Raleigh Trevelyan

The Fall of Rome

The Day of Battle: The War in Sicily and Italy, 1943–1944

By

Little, Brown 816pp £25 order from our bookshop

Rick Atkinson’s An Army at Dawn, which covered the Allied victories in North Africa, won the Pulitzer Prize in 2003. This, its sequel, which takes us to the fall of Rome, ought to win another. Vivid and humane, it is deeply researched, using many primary sources based on diaries and letters home. Atkinson was an editor on the Washington Post, so understandably the slant is on American achievements, personalities, and tragedies (the book is full of grim as well as heroic stories), but the British side is by no means ignored, and this includes Canadians, New Zealanders, Indians and Poles in the Eighth Army. Atkinson excels also in character portraits of the leaders, from Roosevelt, Eisenhower and Churchill to Patton, Montgomery, Alexander and Mark Clark, hate-figure for most British historians writing about that war.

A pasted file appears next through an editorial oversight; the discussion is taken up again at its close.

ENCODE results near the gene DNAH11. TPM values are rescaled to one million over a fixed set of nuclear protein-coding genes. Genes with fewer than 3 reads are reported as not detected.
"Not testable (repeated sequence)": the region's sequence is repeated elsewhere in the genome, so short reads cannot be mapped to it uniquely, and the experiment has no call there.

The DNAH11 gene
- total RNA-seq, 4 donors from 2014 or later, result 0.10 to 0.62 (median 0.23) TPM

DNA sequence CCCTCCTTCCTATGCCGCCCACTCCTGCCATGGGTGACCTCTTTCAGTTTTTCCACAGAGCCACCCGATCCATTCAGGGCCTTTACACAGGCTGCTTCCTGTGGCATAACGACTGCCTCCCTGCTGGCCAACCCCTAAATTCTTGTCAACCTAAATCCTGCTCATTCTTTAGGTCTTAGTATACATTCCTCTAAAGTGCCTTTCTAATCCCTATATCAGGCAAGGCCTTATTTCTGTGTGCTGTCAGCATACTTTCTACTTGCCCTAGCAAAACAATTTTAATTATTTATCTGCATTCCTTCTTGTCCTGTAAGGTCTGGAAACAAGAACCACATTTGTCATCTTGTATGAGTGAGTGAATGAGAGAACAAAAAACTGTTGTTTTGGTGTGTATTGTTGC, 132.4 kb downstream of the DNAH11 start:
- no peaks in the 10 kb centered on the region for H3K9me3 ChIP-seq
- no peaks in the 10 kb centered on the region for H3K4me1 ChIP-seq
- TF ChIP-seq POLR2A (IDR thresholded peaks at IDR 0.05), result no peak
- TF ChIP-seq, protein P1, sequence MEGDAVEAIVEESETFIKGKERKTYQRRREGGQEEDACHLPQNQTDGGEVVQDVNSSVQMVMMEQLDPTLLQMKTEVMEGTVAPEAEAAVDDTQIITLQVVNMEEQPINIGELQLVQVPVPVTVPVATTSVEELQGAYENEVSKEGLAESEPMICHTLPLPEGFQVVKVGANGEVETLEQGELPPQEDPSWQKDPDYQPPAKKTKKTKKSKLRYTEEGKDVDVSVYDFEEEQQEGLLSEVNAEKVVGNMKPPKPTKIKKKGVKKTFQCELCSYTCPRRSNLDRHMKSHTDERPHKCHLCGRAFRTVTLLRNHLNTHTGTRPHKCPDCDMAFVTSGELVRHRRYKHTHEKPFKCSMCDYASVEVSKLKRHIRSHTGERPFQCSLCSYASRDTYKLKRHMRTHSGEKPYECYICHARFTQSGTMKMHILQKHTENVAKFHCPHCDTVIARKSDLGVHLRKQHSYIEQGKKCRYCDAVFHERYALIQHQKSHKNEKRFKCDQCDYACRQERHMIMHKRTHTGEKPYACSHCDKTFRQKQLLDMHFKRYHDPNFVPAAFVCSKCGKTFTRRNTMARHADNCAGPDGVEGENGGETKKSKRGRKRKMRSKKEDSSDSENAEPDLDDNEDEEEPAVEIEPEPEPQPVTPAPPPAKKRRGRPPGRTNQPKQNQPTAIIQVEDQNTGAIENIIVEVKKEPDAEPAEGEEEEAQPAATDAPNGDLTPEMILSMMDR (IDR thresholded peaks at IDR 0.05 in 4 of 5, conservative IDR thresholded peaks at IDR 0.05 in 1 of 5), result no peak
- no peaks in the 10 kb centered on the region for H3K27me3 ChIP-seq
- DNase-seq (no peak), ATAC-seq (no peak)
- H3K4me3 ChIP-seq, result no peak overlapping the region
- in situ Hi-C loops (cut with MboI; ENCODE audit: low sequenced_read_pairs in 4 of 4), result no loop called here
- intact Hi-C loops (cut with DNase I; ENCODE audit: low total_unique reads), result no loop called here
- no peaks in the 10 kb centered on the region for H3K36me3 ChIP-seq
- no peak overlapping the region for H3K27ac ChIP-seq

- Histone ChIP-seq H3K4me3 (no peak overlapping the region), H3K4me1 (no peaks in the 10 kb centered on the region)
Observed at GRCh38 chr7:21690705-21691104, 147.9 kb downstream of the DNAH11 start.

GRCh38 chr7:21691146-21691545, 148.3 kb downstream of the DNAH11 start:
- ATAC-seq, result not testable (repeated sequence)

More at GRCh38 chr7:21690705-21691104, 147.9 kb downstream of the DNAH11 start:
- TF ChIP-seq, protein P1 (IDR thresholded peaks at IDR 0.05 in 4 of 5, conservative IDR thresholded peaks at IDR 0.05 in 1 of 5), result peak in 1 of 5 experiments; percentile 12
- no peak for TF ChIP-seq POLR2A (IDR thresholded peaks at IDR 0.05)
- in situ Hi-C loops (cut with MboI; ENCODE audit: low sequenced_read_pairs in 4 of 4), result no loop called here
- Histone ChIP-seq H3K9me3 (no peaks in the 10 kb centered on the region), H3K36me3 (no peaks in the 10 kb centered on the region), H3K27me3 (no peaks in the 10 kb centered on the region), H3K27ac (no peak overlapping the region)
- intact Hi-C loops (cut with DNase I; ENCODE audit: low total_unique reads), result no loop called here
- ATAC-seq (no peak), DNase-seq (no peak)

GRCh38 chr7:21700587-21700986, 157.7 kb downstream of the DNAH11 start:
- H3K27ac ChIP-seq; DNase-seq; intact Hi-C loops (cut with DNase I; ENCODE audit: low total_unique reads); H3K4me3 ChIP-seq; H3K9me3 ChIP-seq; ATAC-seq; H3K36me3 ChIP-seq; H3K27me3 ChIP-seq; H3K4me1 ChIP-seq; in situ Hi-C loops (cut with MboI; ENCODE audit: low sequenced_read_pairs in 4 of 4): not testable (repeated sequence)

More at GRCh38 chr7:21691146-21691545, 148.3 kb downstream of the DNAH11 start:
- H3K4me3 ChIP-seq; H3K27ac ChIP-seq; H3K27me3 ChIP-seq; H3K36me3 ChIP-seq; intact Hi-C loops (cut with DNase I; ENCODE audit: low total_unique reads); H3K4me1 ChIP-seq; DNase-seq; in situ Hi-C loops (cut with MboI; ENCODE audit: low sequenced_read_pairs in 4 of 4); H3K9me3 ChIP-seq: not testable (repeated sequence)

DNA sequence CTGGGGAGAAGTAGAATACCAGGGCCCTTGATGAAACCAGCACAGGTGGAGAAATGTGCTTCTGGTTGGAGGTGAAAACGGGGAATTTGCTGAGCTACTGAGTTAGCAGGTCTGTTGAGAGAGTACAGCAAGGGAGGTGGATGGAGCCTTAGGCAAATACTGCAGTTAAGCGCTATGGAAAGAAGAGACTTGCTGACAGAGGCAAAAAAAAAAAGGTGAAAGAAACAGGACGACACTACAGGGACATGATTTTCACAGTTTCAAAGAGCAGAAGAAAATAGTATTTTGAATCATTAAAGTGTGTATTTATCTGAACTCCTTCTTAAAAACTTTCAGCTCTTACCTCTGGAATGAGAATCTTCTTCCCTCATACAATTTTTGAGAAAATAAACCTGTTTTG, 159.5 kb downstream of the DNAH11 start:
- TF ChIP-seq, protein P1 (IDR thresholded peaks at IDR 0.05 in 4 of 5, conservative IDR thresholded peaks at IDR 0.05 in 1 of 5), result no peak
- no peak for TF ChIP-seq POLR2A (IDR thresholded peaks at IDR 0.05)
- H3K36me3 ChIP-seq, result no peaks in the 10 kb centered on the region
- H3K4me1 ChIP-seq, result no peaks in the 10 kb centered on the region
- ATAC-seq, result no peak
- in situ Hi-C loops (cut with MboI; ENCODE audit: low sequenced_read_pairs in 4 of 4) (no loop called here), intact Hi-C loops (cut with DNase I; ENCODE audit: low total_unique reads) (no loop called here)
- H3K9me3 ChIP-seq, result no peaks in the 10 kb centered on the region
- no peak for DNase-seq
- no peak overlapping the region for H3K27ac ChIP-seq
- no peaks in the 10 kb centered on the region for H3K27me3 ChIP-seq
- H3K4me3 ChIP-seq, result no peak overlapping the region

Follow Literary Review on Twitter

  • Last Tweets

    • Lecture on war and peace in 19th-century Europe by Professor Sir Richard Evans, Thurs 25 Oct, 6.30pm Europe House… ,
    • 'Why, throughout the world, are so many people fascinated by the fiction and reality of espionage? And why of all p… ,
    • . here on books, Muriel Spark and life's tangled dance ,
    • RT : There aren't enough aggressive subtitles these days: ,
    • Churchill's on the cover of the October edition of the magazine. Piers Brendon reviews two new books about the Brit… ,
    • 'Readers have no more power to predict where the next story is going to take them than the prisoners had to determi… ,
    • 'Ho was no Soviet or Chinese puppet. He was a nationalist first and foremost. Had the Americans just realised this.… ,